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Kovacevic: If the baseball club ain't broke ...

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Christopher Horner | Tribune-Review
Pirates first baseman Garrett Jones is greeted by Pedro Alvarez after hitting a solo home run during the sixth inning against the Phillies on Tuesday, July 2, 2013, at PNC Park.
By Dejan Kovacevic
Tuesday, July 2, 2013, 11:00 p.m.
 

A couple of times in the past week, Starling Marte failed to run full-throttle to first. Nothing egregious, mind you. He thought the play was dead each time and simply lapsed out.

But it was twice too many and, after the second, Gaby Sanchez pulled Marte aside in the dugout.

“We can't have that,” the veteran recalled telling the kid. “I don't care what the reason is. That's not how we do it.”

Later in that game, Marte hustled out a triple that had no business being a triple, dusted himself off and looked into the dugout hoping to make eye contact with Sanchez.

They did. And smiled.

“What he said was good,” Marte confessed with a tap of his heart. “My teammates are always helping me.”

Which leads me to ask: You want to mess with this?

You want to mess with Major League Baseball's best team, the one that fell to the Phillies, 3-1, on Tuesday night and was dented only by the demise of the franchise's finest streak in a decade?

The month leading up to the July 31 trading deadline will bring a barrage of rumors, random speculation and even the occasional credible report of talks between the Pirates and other teams. That's how it goes for contenders. Hopes soar for that star or stars who will put the team over the top.

But I'll ask again: You want to mess with this?

Not me.

Infinitely more important, not the players.

Before the game Tuesday, I canvassed the clubhouse on whether management should make a major move at the deadline, including don't-quote-me talks with a half-dozen of the team's leaders.

The consensus: Let it be.

Those players universally shared the view that there's something special in play. That there's a firmly rooted foundation. That the tough lessons of the past two collapses have inspired a unique brand of determination. Above all, that this team, unlike last year's, has no real holes.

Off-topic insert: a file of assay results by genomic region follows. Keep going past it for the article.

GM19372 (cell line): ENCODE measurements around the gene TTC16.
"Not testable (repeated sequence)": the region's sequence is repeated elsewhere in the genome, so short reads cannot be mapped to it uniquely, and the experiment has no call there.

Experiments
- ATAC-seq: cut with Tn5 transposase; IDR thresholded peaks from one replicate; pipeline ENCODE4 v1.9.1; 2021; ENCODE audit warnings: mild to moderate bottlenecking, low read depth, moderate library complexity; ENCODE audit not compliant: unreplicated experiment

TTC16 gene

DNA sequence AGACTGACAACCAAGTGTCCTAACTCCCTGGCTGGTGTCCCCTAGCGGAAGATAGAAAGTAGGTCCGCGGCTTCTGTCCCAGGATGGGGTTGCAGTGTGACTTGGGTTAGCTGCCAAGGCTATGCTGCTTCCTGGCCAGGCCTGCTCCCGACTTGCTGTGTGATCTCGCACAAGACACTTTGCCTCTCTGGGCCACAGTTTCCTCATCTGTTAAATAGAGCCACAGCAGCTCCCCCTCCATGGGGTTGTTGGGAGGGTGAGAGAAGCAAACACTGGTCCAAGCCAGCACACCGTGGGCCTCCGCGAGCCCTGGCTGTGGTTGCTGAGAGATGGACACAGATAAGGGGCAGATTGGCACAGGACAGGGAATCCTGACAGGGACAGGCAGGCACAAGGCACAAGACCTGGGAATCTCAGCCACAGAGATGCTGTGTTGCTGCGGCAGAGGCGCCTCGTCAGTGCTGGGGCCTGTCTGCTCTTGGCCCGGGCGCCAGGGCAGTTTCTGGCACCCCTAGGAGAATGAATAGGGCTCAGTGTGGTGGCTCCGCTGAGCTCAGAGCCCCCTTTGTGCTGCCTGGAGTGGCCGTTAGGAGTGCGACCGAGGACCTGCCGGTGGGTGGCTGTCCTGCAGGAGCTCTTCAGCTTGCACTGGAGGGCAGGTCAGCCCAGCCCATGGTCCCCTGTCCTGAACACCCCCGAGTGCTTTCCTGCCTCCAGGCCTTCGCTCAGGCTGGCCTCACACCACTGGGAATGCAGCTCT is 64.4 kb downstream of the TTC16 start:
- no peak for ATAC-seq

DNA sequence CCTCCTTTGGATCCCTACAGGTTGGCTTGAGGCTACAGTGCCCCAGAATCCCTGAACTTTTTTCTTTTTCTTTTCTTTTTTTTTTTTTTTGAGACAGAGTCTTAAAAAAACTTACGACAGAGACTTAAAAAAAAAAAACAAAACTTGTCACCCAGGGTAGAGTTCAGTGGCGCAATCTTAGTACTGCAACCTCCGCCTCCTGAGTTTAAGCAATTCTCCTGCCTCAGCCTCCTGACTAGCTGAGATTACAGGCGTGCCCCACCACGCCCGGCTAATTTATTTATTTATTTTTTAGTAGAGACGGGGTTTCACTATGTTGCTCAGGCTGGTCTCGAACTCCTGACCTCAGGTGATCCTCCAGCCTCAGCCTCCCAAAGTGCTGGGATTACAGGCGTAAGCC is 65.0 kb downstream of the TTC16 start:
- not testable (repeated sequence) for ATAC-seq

You and I don't have to believe any of that. But they do.

Even when I brought up right field — batting a collective .227 with a .366 slugging percentage, both lowest in the National League — they shot back with strong support of .229-hitting Travis Snider. They think he'll come around. They think there are platoon possibilities in the short term.

It's all here, they insist.

I can't begin to describe how different that is than last year, when most players — not all — eagerly sought significant additions at the deadline.

Hey, I did, too.

But that was then ...

“I think it shows that we're a stronger team,” Andrew McCutchen said, decidedly on the record. “Our pitching is better by far. The offense is starting to click a little bit.”

So, move or no move?

“We're winning with what we have. Whether somebody comes in or not, we're going to win regardless.”

That kind of confidence.

“It won't be an easy call,” Garrett Jones said, referring to management. “I think if you keep things the way they are, with the talent we have, the chemistry ... hey, we're winning. You can't go wrong.”

Brandon Inge was more pointed: “Honestly, I've always been a guy who says you never make a major move when you're going well. When you're making those moves, you're looking for, what, talent and character, right? Well, we have that. We're not missing anything. That's the truth.”

Roll your eyes at Inge, if you wish. The guys at the fringe of the roster always fear change.

But good luck building a case against what he says.

The starting pitching has been deep enough to absorb losing four of five Opening Day starters. Even if Wandy Rodriguez fails to return from his elbow issue, there are answers.

A Cy Young type would help, sure, but good luck with that.

The bullpen has been immaculate, well beyond Jason Grilli and Mark Melancon.

Show of hands: Who wants to be the one to boot Vin “Five Perfect Innings” Mazzaro?

The offense has ample room to improve, of course. But when looking at upgrades, take care to start with the premise that seven of the eight positions are set, now that Jordy Mercer has emerged.

We're talking about right field. That's it.

A bunch of names already are floating in connection with the Pirates. There will be more. And if there's an exceptional fit, sure, go nuts. It'll be worth even a high price.

For now, out of respect for what this team has done, I'd rather see internal options. Jose Tabata has far more talent than his injuries have allowed him to show. He should get a chance. And don't give up on Snider, whose .300 on-base percentage, keen eye and decent pop suggest there's more there than his .229 average. On big hits alone, as Russell Martin stressed, “he's been huge for us.”

Don't laugh that off. I'm not typically a believer in clutch and leadership and other intangibles, but if you don't think this team is positively oozing intangibles, you haven't been paying attention.

Be careful what you wish for, that's all.

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